An Roinn Oideachais agus Eolaíochta
Department of Education and Science
Subject Inspection of Business Subjects
Coláiste na Sionna – Banagher College
Banagher, County Offaly
Roll number: 76105Q
Date of inspection: 24 September 2009
Report on the Quality of Learning and Teaching in Business Subjects
has been written following a subject inspection in Coláiste na
Coláiste na Sionna is a designated community college located in Banagher. The school was formed in 2007 from the amalgamation of two local schools, St. Rynagh’s Community College and La Sainte Union Secondary School. The school currently caters for 490 students and operates on two sites, with first-year and second-year students based in the former La Sainte Union site and the remaining students at the former St. Rynagh’s site. A new school is under construction in a Public Private Partnership trust and it is envisaged that it will open its doors to students in September 2010.
The business department in Coláiste na Sionna has a strong positive impact on the business and enterprise culture within the school. At junior cycle, there are two classes of Business Studies in each year group and at senior level two business options, Accounting and Business, are offered. After junior cycle, students can opt to participate in the Transition Year (TY) programme. A core element of the TY programme is the business module that has a strong emphasis on enterprise. Students at the school can also avail of the Leaving Certificate Vocational Programme (LCVP) which provides students with an appreciation of enterprise. The school also offers the Leaving Certificate Applied (LCA) and students study the vocational specialism Office Administration and Customer Care (OACC).
It was brought to the attention of the school’s principal during the subject inspection that the current whole-school timetabling arrangements fall short of what is required with respect to instruction time as directed in circular M29/95 Time in School.
Approximately 40% of the junior cycle cohort takes Business Studies as an optional subject. Three option bands are presented to students before they transfer from primary school and they choose one subject from each band. Business Studies is offered within two of these bands. The choice of subjects within each band leads to imbalances both in terms of class size and gender composition for students of Business Studies. As most of the business students at senior cycle transfer from Junior Certificate, it is vital to widen access at this point. It was also evident, from the inspector’s interaction with first-year students, that not enough information was available to them in making their subject choices. It is recommended that the teachers of business, in association with the guidance department, provide additional information to students and parents prior to making their subject choice. This information should emphasise the objectives, learning outcomes and benefits involved in the study of business. On completion of junior cycle, a high percentage of the business students take at least one of the business subjects as an examination subject for the Leaving Certificate.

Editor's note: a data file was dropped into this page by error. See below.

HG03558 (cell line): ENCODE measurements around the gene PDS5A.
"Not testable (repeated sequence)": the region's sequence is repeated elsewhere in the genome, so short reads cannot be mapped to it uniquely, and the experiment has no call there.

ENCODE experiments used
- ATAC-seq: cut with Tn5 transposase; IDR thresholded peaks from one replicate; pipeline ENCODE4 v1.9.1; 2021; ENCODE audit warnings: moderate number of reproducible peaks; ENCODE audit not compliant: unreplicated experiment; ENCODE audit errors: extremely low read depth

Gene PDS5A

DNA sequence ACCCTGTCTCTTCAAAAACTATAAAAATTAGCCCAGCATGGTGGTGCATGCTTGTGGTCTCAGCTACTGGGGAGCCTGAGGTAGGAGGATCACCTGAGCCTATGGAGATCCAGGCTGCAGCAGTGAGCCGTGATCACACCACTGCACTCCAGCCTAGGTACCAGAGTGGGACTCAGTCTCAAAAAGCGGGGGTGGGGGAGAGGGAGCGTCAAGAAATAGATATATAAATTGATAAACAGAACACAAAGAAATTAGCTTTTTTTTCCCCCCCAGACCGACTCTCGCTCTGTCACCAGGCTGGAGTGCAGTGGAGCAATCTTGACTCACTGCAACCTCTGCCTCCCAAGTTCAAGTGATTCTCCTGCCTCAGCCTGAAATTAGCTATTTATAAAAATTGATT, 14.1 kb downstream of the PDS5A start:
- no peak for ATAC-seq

Time allocation on the time table is good at junior cycle there are four periods allocated, usually one double and two single periods. At senior level this extends to five periods, with two doubles and a single. The time allocation for TY is excellent at five periods per week. One junior cycle class visited had two double periods on two consecutive days. This is not to be recommended in future timetabling.
The school operates a policy of mixed-ability classes at junior and senior level and all student abilities are well catered for in this setting. An observation was made of the cohort that takes Accounting at senior level. It was noted that the students had all taken Business Studies in junior cycle at higher level and that the students themselves have set this entry requirement. It may be possible in the future to address this situation with a view to widening access. The student cohort in Business is of mixed ability.
Teachers are current in their knowledge of their subjects. They have attended in-service relating to their subjects. In addition to subject-specific continuing professional development (CPD), some of the team have engaged with broader CPD themes, including School Development Planning and the TL21 programme. The knowledge gained has been shared within the school. Of particular merit among the team is their skill in the use of information and communication technology (ICT).
There are subject co-ordinators in place for each of the business subjects. However, as there is not full rotation of teachers assigned to teaching the subjects, the co-ordinator roles do not always rotate. To enhance the development of the subjects, the teachers are advised to establish an overall business and enterprise department with one co-ordinator post. The position of co-ordinator should rotate among the team.